Wednesday, February 29, 2012

The gas price manipulation boogeyman returns

By Bill Wilson

Another price shock in oil and gasoline prices, with oil above $100 a barrel and gasoline marching steadily to $4 a gallon nationally, would not be complete without Democrats again waiving the speculators’ card.
The latest peddler of this myth was none other than Calif. Rep. Xavier Becerra, vice chairman of the House Democratic Caucus, who told a press briefing on Capitol Hill: “It isn't a shortage of gasoline, it's a manipulation of the gas prices. You have got to go after the gougers, you have to make it so that they can't win.”

This followed House Minority Leader Nancy Pelosi’s Feb. 22 assessment of rising oil and gas prices: “We need to take strong action to protect consumers from this speculation.”

Meanwhile, the Obama Administration has accounted for rising prices by market forces, saying alternatively that it’s because the economy is recovering and includes increased demand overseas, particularly China.
Perhaps they should get their stories straight, because they are contradictory. Are prices being manipulated, or are they rising as supply fails to keep up with increased demand as the economy recovers?

To be certain, demand did increase globally from 88.3 million barrels a day in 201 to 89 million in 2011 according to the Energy Information Agency — with a 700,000 barrel increase in demand in Asia and the Pacific — global production also rose to 90 million a day as of Dec. 2011.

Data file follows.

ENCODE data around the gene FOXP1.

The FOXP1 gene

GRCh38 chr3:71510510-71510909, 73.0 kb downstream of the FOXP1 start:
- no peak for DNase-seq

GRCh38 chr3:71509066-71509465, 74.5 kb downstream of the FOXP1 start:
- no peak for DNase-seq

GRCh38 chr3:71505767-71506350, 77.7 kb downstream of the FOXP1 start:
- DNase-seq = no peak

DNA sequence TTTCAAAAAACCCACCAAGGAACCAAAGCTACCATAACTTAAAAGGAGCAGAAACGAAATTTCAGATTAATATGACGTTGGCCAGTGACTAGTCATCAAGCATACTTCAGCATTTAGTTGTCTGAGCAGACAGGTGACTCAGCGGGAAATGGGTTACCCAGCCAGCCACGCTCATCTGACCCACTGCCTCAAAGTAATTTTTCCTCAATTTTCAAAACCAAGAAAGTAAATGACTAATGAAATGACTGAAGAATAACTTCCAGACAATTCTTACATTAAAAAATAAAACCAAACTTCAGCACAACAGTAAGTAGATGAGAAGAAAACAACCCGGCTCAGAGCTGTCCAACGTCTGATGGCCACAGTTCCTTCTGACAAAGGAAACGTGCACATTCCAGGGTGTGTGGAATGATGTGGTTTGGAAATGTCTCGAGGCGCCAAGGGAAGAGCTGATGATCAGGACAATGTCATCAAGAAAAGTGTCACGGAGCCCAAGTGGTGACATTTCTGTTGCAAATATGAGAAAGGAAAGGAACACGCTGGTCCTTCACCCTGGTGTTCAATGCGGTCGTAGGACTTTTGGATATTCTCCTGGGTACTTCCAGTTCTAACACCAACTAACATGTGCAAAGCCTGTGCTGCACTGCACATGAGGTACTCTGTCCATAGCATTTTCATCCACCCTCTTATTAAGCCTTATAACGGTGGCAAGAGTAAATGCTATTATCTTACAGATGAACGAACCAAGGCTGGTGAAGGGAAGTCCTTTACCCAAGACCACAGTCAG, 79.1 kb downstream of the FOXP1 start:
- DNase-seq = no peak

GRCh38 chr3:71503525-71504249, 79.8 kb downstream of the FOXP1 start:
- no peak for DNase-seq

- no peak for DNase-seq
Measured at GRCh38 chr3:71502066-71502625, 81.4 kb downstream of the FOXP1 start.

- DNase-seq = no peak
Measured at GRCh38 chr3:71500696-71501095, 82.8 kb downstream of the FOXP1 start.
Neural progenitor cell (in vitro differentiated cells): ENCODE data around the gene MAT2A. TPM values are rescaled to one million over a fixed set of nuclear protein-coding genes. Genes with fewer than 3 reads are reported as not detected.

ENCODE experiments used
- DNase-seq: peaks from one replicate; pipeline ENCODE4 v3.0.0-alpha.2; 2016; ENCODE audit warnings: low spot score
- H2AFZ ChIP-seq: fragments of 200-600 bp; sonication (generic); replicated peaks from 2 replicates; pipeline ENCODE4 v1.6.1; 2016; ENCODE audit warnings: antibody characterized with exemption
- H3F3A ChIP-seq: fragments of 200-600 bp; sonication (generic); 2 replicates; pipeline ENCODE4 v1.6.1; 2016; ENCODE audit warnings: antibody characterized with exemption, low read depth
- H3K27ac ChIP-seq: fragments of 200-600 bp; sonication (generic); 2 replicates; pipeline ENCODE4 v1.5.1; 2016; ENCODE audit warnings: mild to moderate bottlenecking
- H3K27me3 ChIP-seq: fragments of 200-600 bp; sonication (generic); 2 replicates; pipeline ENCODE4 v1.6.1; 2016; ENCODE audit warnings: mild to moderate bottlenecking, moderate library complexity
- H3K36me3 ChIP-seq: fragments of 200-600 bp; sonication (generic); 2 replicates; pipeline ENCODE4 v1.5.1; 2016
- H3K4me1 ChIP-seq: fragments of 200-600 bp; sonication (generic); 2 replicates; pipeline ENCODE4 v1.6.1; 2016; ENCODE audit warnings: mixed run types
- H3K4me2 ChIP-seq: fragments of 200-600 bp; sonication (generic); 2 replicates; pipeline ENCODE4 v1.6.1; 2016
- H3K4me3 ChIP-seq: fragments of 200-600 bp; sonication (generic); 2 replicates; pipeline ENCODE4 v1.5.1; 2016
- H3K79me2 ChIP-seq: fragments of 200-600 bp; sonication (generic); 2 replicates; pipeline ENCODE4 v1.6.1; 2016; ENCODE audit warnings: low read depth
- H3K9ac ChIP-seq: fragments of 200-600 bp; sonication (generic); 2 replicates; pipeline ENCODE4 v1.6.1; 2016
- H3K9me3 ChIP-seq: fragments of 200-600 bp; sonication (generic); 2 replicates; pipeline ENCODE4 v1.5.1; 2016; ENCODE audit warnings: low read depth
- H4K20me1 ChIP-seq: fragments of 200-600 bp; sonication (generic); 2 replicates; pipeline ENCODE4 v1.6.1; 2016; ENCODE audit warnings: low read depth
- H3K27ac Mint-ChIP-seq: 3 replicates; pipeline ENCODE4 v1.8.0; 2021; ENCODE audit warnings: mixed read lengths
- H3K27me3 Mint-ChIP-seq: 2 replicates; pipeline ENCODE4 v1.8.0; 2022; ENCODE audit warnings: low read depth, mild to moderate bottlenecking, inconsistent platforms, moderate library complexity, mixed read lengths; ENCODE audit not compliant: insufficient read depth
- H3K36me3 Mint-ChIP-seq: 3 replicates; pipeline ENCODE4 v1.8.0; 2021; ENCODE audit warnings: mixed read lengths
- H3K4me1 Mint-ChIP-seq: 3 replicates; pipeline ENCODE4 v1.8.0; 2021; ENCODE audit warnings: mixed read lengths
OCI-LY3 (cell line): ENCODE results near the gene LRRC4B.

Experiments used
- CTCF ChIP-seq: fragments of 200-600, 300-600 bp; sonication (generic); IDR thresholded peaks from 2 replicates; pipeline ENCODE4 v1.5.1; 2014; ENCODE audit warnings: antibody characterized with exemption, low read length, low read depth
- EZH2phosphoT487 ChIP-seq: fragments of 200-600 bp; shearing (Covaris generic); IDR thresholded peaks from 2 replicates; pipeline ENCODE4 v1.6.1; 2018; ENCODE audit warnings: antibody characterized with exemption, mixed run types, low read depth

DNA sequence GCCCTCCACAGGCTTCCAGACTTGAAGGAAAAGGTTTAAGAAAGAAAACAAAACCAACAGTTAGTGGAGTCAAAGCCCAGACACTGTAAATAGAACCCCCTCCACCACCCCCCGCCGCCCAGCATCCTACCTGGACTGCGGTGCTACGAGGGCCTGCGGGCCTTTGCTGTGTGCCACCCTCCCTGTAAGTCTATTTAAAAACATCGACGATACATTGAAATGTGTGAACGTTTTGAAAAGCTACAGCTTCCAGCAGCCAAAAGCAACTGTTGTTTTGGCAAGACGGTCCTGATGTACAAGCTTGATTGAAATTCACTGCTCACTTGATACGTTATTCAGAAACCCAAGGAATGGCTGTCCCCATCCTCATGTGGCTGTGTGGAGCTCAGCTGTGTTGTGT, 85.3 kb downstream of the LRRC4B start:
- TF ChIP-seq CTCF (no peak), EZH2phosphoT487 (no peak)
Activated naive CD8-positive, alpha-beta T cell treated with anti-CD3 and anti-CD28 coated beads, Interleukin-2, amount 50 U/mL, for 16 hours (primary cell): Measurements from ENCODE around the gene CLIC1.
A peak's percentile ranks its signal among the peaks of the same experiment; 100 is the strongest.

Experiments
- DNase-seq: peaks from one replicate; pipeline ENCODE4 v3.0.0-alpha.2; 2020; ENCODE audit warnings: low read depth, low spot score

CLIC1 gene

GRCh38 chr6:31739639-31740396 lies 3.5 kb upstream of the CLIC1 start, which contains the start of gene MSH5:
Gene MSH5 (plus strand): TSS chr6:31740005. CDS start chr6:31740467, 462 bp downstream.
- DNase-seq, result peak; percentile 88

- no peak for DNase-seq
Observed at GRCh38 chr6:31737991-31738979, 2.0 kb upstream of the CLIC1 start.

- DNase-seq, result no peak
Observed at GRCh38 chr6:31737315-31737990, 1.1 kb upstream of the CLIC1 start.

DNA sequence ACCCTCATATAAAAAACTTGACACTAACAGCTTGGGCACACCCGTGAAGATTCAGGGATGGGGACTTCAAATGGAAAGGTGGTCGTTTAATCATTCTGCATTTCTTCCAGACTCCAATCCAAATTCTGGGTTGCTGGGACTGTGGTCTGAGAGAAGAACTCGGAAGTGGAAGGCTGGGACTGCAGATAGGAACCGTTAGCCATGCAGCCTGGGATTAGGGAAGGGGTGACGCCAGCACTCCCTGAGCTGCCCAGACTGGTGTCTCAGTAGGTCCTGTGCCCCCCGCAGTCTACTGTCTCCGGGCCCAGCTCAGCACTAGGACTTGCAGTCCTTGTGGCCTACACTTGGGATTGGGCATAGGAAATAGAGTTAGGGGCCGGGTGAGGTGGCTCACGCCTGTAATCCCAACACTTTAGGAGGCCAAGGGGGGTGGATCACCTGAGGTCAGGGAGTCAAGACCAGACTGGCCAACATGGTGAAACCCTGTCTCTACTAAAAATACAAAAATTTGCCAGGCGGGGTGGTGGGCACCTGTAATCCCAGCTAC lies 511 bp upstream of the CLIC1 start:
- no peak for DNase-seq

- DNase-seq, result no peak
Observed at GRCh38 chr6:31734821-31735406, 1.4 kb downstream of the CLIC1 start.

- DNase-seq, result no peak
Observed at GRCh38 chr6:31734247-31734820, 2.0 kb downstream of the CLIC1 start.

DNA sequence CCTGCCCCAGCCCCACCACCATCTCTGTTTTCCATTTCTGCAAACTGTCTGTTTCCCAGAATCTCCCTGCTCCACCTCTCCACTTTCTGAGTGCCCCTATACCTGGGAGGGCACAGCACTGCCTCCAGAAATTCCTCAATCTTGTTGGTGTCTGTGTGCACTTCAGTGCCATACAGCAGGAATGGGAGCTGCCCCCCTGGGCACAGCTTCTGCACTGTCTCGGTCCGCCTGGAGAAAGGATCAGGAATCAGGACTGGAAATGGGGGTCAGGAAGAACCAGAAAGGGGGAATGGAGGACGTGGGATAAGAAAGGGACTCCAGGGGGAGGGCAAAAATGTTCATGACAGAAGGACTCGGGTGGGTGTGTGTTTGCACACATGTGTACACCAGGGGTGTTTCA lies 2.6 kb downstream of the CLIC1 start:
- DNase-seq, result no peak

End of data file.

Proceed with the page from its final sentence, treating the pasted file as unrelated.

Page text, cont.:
So, Becerra is correct inasmuch as there is no shortage of gasoline. There is something else afoot. But it is not price manipulation.

Instead, both of these divergent explanations miss the underlying weakness of the dollar that is the real cause for price pressures in commodities, include food, oil, gasoline, and precious metals like gold.
An increase in one asset or another might be explained by a simple supply disruption or even overspeculation. But in a broad range of commodities — which are priced and traded in dollars — it looks much more like a monetary inflation problem. Commodities are often held as hedges against a weak dollar.
Get full story here.

No comments: